Mac or PC

Started 4 months ago | Discussions
raylinds Forum Member • Posts: 77
Re: Mac or PC

I have always used PC and have several powerful high end desktops and a few nice laptops.

I wanted a computer dedicated solely to photo processing. After much research I went with an iMac 24" with 16G RAM. The SSD is only 256G, but I got a high speed IG Thunderbolt outboard SSD for $150. The screen is amazing.

The important thing is that all my photo software is available for Mac. YMMV

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OP grcolts Veteran Member • Posts: 3,658
Re: Mac or PC

raylinds wrote:

I have always used PC and have several powerful high end desktops and a few nice laptops.

I wanted a computer dedicated solely to photo processing. After much research I went with an iMac 24" with 16G RAM. The SSD is only 256G, but I got a high speed IG Thunderbolt outboard SSD for $150. The screen is amazing.

The important thing is that all my photo software is available for Mac. YMMV

The software I use except for Affinity Photo will not work natively with the m 1 chip at this point in time. Hopefully, sooner than later others will correct this problem. I don't want to use Rosetta as it is too intensive on resources. The reason for going with a m 1 mac is for being able to run it's native os.  Right now I could use more of my software with Windows than the mac. I feel better about the m 1 macs surviving 4-6 years after doing a lot of reading. Many thanks for your input.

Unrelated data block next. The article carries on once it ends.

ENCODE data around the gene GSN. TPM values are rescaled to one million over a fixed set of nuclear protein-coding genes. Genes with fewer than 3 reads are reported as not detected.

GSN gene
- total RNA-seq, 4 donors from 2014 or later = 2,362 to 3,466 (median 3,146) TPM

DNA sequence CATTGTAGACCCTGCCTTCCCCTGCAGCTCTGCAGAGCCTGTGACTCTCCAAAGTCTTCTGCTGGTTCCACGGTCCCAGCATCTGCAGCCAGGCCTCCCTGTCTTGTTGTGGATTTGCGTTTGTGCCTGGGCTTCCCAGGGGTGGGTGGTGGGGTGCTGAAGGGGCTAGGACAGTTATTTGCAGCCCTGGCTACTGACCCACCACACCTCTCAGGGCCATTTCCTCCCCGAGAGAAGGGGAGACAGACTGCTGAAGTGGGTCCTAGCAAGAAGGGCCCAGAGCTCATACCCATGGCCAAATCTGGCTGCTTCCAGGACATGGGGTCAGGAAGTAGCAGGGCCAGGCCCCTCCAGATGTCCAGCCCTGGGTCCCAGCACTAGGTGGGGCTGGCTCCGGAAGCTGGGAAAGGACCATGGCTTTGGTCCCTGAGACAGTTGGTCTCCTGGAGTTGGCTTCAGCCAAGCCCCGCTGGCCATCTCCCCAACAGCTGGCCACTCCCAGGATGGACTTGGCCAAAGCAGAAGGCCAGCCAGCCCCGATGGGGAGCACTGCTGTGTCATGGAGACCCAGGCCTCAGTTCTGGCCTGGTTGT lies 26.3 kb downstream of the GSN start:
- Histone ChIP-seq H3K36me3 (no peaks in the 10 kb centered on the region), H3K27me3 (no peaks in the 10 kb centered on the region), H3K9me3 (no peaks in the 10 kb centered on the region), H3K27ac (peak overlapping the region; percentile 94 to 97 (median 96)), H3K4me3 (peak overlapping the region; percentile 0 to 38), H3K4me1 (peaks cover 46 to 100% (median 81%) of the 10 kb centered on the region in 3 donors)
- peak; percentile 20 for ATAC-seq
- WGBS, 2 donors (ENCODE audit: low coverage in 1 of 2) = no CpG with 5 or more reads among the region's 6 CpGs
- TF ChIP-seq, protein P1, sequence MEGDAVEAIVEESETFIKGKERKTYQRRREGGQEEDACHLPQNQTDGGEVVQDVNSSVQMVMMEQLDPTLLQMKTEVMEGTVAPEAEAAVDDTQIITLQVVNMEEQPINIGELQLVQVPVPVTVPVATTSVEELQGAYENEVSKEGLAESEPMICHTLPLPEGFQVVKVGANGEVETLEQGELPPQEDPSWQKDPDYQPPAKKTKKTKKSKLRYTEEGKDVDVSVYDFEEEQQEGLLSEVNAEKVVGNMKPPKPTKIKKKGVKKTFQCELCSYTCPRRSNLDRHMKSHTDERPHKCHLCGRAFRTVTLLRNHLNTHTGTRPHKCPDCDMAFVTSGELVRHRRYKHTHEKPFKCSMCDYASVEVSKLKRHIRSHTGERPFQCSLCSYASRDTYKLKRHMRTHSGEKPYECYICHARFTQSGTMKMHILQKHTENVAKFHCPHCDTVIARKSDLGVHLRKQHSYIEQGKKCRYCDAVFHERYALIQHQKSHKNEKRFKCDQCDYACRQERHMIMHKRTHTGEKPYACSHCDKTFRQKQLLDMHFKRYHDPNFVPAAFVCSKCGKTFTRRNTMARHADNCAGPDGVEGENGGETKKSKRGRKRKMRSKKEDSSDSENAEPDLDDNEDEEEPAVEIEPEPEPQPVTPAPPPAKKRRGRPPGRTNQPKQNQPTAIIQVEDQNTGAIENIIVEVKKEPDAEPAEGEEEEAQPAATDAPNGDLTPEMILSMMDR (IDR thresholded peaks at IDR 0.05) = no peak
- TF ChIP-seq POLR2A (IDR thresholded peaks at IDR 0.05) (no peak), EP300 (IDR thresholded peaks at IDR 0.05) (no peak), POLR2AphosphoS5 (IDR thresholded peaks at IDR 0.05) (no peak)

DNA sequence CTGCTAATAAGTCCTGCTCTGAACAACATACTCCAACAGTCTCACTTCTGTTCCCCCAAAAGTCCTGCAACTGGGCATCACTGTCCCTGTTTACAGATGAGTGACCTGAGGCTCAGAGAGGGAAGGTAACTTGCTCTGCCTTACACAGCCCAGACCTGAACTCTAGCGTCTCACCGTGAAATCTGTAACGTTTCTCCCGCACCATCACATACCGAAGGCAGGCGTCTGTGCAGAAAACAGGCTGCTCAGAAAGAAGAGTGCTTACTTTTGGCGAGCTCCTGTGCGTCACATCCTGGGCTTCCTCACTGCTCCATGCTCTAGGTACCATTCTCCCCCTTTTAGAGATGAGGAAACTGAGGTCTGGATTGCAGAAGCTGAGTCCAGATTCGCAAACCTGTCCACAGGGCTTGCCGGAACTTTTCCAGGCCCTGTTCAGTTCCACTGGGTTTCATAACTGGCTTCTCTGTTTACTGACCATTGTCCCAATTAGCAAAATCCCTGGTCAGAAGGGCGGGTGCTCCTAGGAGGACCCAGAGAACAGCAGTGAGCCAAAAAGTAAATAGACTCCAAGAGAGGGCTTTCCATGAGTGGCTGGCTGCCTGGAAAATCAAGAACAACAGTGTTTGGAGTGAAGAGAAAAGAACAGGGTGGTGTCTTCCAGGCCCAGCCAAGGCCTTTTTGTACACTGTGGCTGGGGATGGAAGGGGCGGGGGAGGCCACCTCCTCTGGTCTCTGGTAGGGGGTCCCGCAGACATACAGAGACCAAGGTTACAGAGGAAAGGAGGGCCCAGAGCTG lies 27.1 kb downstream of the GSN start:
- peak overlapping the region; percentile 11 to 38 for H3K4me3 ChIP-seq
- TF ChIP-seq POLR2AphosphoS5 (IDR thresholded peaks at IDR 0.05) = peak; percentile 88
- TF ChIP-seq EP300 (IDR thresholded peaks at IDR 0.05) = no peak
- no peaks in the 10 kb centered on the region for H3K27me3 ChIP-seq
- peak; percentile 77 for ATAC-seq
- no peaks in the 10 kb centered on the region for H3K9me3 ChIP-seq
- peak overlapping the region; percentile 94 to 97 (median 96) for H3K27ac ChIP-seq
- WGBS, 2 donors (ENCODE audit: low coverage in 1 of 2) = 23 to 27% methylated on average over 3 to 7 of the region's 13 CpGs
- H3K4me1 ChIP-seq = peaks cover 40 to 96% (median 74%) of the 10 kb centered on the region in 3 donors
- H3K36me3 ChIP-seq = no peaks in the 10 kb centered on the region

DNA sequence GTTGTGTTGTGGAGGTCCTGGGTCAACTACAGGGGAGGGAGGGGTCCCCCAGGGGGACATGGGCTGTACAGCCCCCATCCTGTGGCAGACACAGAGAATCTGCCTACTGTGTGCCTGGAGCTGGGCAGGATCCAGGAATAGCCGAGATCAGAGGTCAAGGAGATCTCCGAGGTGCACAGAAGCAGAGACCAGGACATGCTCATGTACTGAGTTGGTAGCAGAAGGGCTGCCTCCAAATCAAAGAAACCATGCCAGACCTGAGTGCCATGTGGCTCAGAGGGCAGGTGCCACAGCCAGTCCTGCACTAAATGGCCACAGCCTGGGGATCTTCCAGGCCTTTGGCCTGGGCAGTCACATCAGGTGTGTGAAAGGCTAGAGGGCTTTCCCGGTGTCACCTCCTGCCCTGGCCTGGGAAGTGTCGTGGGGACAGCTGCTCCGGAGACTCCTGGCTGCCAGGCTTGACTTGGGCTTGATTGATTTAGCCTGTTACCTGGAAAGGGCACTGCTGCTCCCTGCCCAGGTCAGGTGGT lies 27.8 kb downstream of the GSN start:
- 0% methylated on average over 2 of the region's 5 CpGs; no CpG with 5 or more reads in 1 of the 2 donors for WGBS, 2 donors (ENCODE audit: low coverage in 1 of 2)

OP grcolts Veteran Member • Posts: 3,658
Re: Mac or PC

Philip Eihuyar wrote:

Nixvis wrote:

I am a software developer, so I prefer a Windows PC for work, which I can always upgrade to fit my needs. I use the MacBook as a portable machine, on which it is easy to solve work issues on the road and also edit photos and videos. Many developers prefer Windows or Linux PCs for a number of objective reasons. This is especially true for the sphere of IoT sirinsoftware.com/services/iot-development The new MacBook based on the M1 processor is good, but too little software is optimized for it.

The OP does not fit into your profession of a software developer.

"Well, I was prepared to purchase a new m1 Mac or mini mac m1 as my older iMac is showing its age at 11 years. Then, after researching the new m1 macs I see that they basically cannot be upgraded or for the most part repaired after purchase. One has to either get a new circuit board or purchase a new unit. So, I started researching some PC's and see that I can get a more powerful computer for less money that is repairable/upgradable Most of the software I am currently using would be usable on Windows as well. My question is this: anyone jumped from using Mac's to PC's? I mainly use my computer for photo editing and internet use. Would love to hear your experiences both pros and cons."